From June 2013, this was an attempt at a pedantic rant. It was sort of in character, written from the point of view of an irritable, pompous blowhard who is out of touch with modern culture. As a result, it is no more than 97% in line with my actual opinions.
The other day a friend started talking about One Direction to me.
“What, like a pervy magician?” I asked.
“Not Wand Erection. One Direction. The boyband.”
Of course I knew what he meant. But as soon as I started thinking about it, I realised that I know actually know nothing else about One Direction, apart from their presumed habit of painting their penises black and white and ruining children’s parties. All I know is that they’re apparently the biggest thing since the Beatles first learned to slice bread all those years ago. I don’t know the names of any Wand Erection songs, the dance steps that presumably go with them, or even the names of the pop-imps (pimps?) in the band. I’ve a vague notion that one of them might have slept with Katie Price. But that’s not so much knowledge gleaned from gossip columns as sheer statistical likelihood.
The reason I don’t know anything about this particular incarnation of giggling Saturday morning peacocks is that I don’t want to, and in today’s world, I don’t have to. With freeview, digital radio and the internet, I never need know anything about what’s in the charts. I could spend a whole weekend listening only to punk covers of the Horst Wessel song. I wouldn’t. But it’s nice to know I could.
I’ve even found it relatively easy to ignore the TV talent shows, which I guess is how I’ve managed to avoid Wand Erection. I’ve seen the X Factor once in the last year, and after about 20 seconds, the judge Nicole Scherzinger pointed to the contestant who’d just finished singing, and announced:
“YOU are the DIFFERENCE.”
And then she stopped, and looked pleased with herself, as though that non-sentence was an adequate return on the hundreds of thousands of pounds she earns for appearing on the show. Somehow, though, the crowd went nuts. But I don’t think they were shouting the same things as I was shouting at home:
‘“You are the difference?” The difference between WHAT and WHAT, you vacuous waste of atoms?!? That is NOWHERE NEAR ENOUGH!! If you typed that sentence, a green wiggly line would appear underneath it, with a message saying “Fragment (consider revising)”!!!’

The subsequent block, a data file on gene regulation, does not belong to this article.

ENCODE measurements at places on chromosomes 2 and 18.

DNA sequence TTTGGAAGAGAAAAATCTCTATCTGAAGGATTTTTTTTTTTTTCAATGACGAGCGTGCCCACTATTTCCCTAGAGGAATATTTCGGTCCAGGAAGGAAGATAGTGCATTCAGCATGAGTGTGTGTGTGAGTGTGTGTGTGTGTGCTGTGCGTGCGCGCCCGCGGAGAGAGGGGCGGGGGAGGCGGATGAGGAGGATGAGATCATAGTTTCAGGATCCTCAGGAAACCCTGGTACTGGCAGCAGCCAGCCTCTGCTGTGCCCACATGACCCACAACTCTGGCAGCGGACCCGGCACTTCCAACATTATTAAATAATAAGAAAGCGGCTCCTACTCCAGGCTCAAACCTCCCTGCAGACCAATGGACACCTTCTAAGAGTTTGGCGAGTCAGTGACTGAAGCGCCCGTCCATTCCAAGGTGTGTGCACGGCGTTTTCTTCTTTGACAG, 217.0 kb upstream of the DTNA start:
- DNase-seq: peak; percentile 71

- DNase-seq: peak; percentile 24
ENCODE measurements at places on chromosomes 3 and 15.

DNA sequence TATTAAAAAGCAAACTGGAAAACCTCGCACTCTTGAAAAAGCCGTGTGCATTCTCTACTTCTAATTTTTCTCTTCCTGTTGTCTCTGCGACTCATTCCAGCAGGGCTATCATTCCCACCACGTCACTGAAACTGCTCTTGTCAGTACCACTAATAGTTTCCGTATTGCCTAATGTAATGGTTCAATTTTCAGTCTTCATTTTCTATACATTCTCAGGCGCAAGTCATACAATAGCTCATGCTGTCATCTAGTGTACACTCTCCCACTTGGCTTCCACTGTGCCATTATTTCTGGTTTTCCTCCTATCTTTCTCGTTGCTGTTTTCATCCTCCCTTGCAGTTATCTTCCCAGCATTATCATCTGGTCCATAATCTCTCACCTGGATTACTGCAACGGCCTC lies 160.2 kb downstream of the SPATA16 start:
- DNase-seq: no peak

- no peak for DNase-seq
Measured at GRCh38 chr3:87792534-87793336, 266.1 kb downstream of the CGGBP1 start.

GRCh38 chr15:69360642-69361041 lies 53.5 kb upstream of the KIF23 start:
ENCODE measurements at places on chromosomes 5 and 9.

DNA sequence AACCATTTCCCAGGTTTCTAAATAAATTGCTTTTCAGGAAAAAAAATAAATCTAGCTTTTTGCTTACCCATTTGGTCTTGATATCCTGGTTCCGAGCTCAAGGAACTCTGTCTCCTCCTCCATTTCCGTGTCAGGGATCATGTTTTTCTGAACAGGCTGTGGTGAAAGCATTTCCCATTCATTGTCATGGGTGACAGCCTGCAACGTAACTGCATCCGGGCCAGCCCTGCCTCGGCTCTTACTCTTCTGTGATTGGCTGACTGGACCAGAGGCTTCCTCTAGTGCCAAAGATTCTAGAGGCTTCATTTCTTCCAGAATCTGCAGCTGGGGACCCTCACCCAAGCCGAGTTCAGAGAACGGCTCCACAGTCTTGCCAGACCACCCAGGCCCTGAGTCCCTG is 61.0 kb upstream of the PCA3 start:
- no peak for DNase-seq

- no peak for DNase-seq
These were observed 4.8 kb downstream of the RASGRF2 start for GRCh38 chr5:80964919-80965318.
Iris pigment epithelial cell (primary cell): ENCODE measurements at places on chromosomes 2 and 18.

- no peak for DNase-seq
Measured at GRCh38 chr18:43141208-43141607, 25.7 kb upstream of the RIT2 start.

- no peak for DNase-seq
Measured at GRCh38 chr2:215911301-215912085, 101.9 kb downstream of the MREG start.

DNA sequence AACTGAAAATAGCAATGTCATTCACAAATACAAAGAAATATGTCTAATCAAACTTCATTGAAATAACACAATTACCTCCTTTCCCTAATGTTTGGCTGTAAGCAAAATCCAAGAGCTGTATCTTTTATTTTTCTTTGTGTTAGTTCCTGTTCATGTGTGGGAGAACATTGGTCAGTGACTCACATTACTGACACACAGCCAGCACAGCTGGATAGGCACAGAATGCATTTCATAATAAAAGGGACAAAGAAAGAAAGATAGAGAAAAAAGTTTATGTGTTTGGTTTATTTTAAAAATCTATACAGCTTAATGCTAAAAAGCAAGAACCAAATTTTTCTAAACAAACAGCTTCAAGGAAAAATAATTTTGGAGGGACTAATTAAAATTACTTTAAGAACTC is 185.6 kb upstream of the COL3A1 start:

As the camera panned around the aircraft hanger studio, I found myself thinking that if it were to be suddenly and completely filled up with water, there wouldn’t be a soul in there that I would mourn. Not the vapid acts with their soap opera back-stories; not the smarmy, smirky, smuggy judges; and not the screaming berserker army of pubertal airheads in the crowd, shouting ‘I like the one with the floppy fringe, but my friend likes the one with the spiky hair. It’s such an exciting rivalry, it’s just exactly like a war.’
“I wouldn’t mourn any of them,” I heard myself shouting. “Not even the cameramen and crew, because they’ve got constant access to heavy pieces of equipment, and occasional access to the back of Simon Cowell’s skull, and they’ve failed to put two and two together and make the six o’clock news. Let them all drown, let the purifying water cleanse the sins of the earth!”
My friend’s two daughters, who were the reason the X Factor was on the TV in the first place, ran crying to their mother, complaining that I was ruining the show. The mood of the evening changed and for some reason suddenly I was the prick. Unbelievable. Still, I’d managed to watch 35 seconds, a new personal best.
“Don’t you wish your girlfriend was hot like me?” Nicole Scherzinger sings whenever anyone doesn’t forcefully prevent her.
“No,” I now reply. “But I’m glad my wife doesn’t think ‘attitude’ is an acceptable substitute for proper sentence structure.”
My wife sighs. She wishes her husband was pleasant, like one of those nice young men from Wand Erection.